You may remember playing in your yard as a child and picking up small bugs that slowly roam around in the dirt under potted plants and such. They’re almost the closest thing to a dinosaur that you have witnessed and these land-crustaceans, also known as pill bugs, are the best recognized for their habits of rolling into a tight ball when they are disturbed. This is the reason why they have been given their other common name “roly-poly” and are easily recognized, especially by gardeners and children. Pill bugs are actually not insects but they are arthropods and are closely related to other crustaceans like lobster, shrimp, crawfish, and etc. and can also be related to other arthropods like centipedes and millipedes. They can be found all over the world, including the United States and do not pose as a real threat to people and animals.>> Read More
Adult pillbugs are about 7 to 15 mm long. They are known for their hard exoskeleton that is segmented. Their oval shape gives them their common name, pill bug. There is a hard convex that covers their body and underneath, they are very flat or even almost hollow. Fully matured pill bugs are a slate gray color. They have seven pairs of legs and 2 pairs of antennae. The first pair is extremely small and the other pair is readily visible and bent that sticks out of their heads. Usually, their uropoda, which is the pair of appendages on the rear end of their bodies, are short and rounded and many times, it is not visible from the aerial view.
Pill bugs undergo a simple metamorphosis which means that they will molt as they develop into a fully matured bug. The eggs that are produced by the pillbugs are deposited and hatch inside a brood pouch that is located on the underside of the body. Usually, it takes about 45 days for the egg to fully develop, hatch, and then for the young to fully emerge from the brood pouch. A pill bug can hold around 30 young in its brood pouch and there are about a total of 1 to 3 broods in one year. As soon as they emerge from the pouch, the young pillbugs begin to develop and will go through their first molt within 24 hours. They will molt again in another 14 to 18 days and then will molt again at irregular times, which depends on the availability of food. Once they are fully developed, adult pill bugs can live up to about 2 years, although there have been some reports of pillbugs living longer than that.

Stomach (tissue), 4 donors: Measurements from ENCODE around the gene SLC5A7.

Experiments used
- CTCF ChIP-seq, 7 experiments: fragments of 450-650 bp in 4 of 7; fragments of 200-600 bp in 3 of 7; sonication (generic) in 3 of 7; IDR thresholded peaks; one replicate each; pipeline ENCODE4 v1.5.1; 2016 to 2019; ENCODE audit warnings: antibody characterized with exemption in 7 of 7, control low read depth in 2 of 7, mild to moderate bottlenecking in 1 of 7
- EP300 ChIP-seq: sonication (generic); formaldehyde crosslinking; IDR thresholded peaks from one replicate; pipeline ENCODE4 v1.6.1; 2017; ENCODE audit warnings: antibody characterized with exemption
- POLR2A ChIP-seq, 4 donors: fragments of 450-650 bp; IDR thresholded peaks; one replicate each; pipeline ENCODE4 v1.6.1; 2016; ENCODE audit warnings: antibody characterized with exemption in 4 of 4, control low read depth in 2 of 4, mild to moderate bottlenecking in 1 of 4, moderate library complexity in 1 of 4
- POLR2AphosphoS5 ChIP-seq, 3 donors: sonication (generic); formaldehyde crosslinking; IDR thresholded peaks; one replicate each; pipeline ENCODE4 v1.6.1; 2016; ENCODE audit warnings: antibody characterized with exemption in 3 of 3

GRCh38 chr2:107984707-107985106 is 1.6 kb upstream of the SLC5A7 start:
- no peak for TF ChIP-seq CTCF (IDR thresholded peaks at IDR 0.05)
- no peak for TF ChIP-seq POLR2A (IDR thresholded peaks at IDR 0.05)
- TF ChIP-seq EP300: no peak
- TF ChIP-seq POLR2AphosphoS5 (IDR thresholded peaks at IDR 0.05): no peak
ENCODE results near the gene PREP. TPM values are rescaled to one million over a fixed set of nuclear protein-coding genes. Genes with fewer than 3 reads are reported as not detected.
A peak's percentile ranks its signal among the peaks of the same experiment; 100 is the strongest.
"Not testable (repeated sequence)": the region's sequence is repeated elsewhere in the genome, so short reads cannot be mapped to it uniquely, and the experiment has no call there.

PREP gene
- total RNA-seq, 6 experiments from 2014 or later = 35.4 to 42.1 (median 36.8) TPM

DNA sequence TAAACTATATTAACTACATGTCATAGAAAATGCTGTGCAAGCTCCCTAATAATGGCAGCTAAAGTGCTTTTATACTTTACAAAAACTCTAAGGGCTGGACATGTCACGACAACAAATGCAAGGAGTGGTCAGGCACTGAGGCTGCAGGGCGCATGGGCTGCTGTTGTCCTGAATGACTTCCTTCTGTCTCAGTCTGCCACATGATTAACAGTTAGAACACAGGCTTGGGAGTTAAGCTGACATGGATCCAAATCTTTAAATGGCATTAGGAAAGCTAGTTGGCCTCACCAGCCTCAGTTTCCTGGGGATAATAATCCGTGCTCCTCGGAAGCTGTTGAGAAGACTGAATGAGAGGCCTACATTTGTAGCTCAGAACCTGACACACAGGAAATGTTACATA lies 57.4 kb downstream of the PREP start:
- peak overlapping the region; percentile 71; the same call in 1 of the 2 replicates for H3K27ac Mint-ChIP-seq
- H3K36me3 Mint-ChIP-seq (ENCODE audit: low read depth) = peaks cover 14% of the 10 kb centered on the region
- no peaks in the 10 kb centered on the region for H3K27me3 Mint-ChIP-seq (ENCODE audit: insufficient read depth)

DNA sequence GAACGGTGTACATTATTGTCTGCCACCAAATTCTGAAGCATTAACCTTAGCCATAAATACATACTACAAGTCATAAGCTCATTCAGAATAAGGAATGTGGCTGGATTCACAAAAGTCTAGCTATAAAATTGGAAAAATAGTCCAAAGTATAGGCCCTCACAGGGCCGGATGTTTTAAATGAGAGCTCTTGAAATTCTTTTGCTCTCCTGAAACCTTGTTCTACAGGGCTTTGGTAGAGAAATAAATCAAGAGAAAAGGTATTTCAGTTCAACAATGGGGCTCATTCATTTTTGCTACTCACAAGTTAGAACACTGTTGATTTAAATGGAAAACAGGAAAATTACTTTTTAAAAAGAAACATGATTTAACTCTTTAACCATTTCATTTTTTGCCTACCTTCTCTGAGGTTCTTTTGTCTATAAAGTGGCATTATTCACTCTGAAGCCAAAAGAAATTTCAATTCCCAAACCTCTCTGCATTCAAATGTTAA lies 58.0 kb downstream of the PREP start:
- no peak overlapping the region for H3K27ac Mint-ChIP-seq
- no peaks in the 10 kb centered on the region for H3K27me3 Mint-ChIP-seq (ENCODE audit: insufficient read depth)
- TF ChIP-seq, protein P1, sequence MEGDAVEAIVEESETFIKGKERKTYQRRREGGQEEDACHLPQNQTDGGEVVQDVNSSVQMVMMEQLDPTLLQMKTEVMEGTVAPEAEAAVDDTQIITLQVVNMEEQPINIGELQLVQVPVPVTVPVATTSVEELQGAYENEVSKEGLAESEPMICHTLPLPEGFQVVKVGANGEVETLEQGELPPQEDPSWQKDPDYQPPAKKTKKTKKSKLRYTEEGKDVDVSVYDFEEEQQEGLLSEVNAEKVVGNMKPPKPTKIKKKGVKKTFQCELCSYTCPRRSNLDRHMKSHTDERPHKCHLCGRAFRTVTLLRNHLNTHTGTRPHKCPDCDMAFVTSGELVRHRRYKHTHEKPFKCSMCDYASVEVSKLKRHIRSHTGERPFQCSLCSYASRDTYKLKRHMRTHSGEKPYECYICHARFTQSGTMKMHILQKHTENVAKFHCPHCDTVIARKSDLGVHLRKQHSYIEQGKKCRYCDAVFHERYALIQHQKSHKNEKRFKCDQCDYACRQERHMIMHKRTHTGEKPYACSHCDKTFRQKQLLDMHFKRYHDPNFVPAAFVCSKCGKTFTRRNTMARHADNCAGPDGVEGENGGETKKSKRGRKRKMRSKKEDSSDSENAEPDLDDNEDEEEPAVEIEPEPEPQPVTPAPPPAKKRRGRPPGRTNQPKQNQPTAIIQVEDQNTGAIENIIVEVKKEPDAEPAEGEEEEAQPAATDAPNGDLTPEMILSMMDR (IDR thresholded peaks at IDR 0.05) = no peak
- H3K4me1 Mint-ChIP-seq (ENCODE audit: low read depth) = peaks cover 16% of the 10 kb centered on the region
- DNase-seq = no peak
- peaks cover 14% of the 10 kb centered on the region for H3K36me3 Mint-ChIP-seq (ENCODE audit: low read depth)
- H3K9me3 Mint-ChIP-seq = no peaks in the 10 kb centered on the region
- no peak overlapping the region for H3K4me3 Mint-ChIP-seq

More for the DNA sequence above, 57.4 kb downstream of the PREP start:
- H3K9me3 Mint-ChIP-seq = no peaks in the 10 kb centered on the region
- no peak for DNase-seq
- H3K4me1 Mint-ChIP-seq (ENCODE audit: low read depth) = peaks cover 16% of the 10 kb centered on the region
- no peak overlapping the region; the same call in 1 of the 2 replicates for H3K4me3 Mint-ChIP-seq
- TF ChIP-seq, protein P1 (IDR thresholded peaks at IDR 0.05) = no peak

Pill bugs are unable to survive in dry areas are actually confined to areas that have high moisture content. This is primarily because of their physical biology. Pill bugs actually lack a closing device for their respiratory system. Also, unlike other arthropods, they lack the waxy outer layer on the exoskeleton which prevents water loss. These attributes restrain them from leaving areas of high moisture and make them incapable of surviving in any other area.
Because too much activity during the day promotes water loss, pillbugs remain inactive and hidden under protected materials during the day. They can be found in specific areas that obtain moisture content like under trash bins, boards, rocks, flower pots, flower-bed mulch, grass clippings, and etc.
Unless there is a huge population located on the outside, there is high moisture content, and an adequate food supply, pill bugs will not move indoors because of their incapability to survive in dry areas. They cannot survive for more than a few days.
Pill bugs feed on decaying organic matter and are considered scavengers. Usually, they will feed on decaying plant matter; however, if there is no adequate food source available, they will occasionally feed on decomposing animal matter as well. Pill bugs do not present a health threat and cannot cause structural or significant agricultural damage. Sometimes, they may hurt young plants but will not feed on them enough to kill them.
One of the most effective ways to control pill bugs is through prevention. In order to try and prevent pill bug infestations is to make sure to eliminate any sources of moisture than can provide an area of survival. Such materials as grass clippings, leaf litter, lumber, flower pots and stored boxes should be removed from the ground. Also, such places like crawl spaces and basements should be given adequate ventilation.
An appropriately labeled pesticide can be applied to the outer perimeter of buildings, foundation walls, in unfinished basements, crawlspaces, and flower or ornamental plant beds. For long residuals, usually, wet-able powders and microencapsulated formulas will work the best. You can also apply an appropriately labeled dust insecticide in restricted areas like the crawl space and unfinished basements.
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